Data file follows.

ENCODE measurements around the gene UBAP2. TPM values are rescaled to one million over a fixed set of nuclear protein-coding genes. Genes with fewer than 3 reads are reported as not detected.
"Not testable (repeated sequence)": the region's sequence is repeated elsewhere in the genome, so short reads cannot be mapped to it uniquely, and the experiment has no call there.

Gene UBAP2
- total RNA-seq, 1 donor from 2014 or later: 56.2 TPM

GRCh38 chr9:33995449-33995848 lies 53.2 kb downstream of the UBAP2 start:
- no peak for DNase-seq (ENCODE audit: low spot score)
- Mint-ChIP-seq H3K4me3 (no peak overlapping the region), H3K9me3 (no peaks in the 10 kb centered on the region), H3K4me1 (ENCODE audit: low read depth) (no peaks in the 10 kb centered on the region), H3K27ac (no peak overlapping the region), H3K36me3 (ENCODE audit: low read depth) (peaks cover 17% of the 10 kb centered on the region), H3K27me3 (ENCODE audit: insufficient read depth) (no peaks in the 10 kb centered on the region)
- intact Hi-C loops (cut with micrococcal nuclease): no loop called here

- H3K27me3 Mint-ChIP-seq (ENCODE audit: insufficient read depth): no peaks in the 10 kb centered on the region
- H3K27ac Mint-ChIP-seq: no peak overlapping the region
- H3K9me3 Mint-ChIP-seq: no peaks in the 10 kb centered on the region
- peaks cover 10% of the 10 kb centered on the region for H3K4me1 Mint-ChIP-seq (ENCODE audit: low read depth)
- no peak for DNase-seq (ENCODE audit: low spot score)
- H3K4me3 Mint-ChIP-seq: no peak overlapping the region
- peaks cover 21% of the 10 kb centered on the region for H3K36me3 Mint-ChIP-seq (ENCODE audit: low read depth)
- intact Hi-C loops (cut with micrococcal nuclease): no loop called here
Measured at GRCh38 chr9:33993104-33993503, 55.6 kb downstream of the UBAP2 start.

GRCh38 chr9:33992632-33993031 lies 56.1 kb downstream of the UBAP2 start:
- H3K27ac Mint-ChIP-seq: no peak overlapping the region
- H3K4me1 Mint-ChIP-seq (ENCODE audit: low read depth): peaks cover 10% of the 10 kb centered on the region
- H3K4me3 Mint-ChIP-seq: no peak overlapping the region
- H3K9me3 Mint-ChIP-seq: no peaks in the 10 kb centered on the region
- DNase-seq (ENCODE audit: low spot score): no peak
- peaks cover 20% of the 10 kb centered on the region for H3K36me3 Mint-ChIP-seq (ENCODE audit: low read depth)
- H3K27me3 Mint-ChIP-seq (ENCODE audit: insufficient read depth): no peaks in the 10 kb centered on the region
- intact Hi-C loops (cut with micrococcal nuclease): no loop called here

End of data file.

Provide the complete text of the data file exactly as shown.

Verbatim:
ENCODE measurements around the gene UBAP2. TPM values are rescaled to one million over a fixed set of nuclear protein-coding genes. Genes with fewer than 3 reads are reported as not detected.
"Not testable (repeated sequence)": the region's sequence is repeated elsewhere in the genome, so short reads cannot be mapped to it uniquely, and the experiment has no call there.

Gene UBAP2
- total RNA-seq, 1 donor from 2014 or later: 56.2 TPM

GRCh38 chr9:33995449-33995848 lies 53.2 kb downstream of the UBAP2 start:
- no peak for DNase-seq (ENCODE audit: low spot score)
- Mint-ChIP-seq H3K4me3 (no peak overlapping the region), H3K9me3 (no peaks in the 10 kb centered on the region), H3K4me1 (ENCODE audit: low read depth) (no peaks in the 10 kb centered on the region), H3K27ac (no peak overlapping the region), H3K36me3 (ENCODE audit: low read depth) (peaks cover 17% of the 10 kb centered on the region), H3K27me3 (ENCODE audit: insufficient read depth) (no peaks in the 10 kb centered on the region)
- intact Hi-C loops (cut with micrococcal nuclease): no loop called here

- H3K27me3 Mint-ChIP-seq (ENCODE audit: insufficient read depth): no peaks in the 10 kb centered on the region
- H3K27ac Mint-ChIP-seq: no peak overlapping the region
- H3K9me3 Mint-ChIP-seq: no peaks in the 10 kb centered on the region
- peaks cover 10% of the 10 kb centered on the region for H3K4me1 Mint-ChIP-seq (ENCODE audit: low read depth)
- no peak for DNase-seq (ENCODE audit: low spot score)
- H3K4me3 Mint-ChIP-seq: no peak overlapping the region
- peaks cover 21% of the 10 kb centered on the region for H3K36me3 Mint-ChIP-seq (ENCODE audit: low read depth)
- intact Hi-C loops (cut with micrococcal nuclease): no loop called here
Measured at GRCh38 chr9:33993104-33993503, 55.6 kb downstream of the UBAP2 start.

GRCh38 chr9:33992632-33993031 lies 56.1 kb downstream of the UBAP2 start:
- H3K27ac Mint-ChIP-seq: no peak overlapping the region
- H3K4me1 Mint-ChIP-seq (ENCODE audit: low read depth): peaks cover 10% of the 10 kb centered on the region
- H3K4me3 Mint-ChIP-seq: no peak overlapping the region
- H3K9me3 Mint-ChIP-seq: no peaks in the 10 kb centered on the region
- DNase-seq (ENCODE audit: low spot score): no peak
- peaks cover 20% of the 10 kb centered on the region for H3K36me3 Mint-ChIP-seq (ENCODE audit: low read depth)
- H3K27me3 Mint-ChIP-seq (ENCODE audit: insufficient read depth): no peaks in the 10 kb centered on the region
- intact Hi-C loops (cut with micrococcal nuclease): no loop called here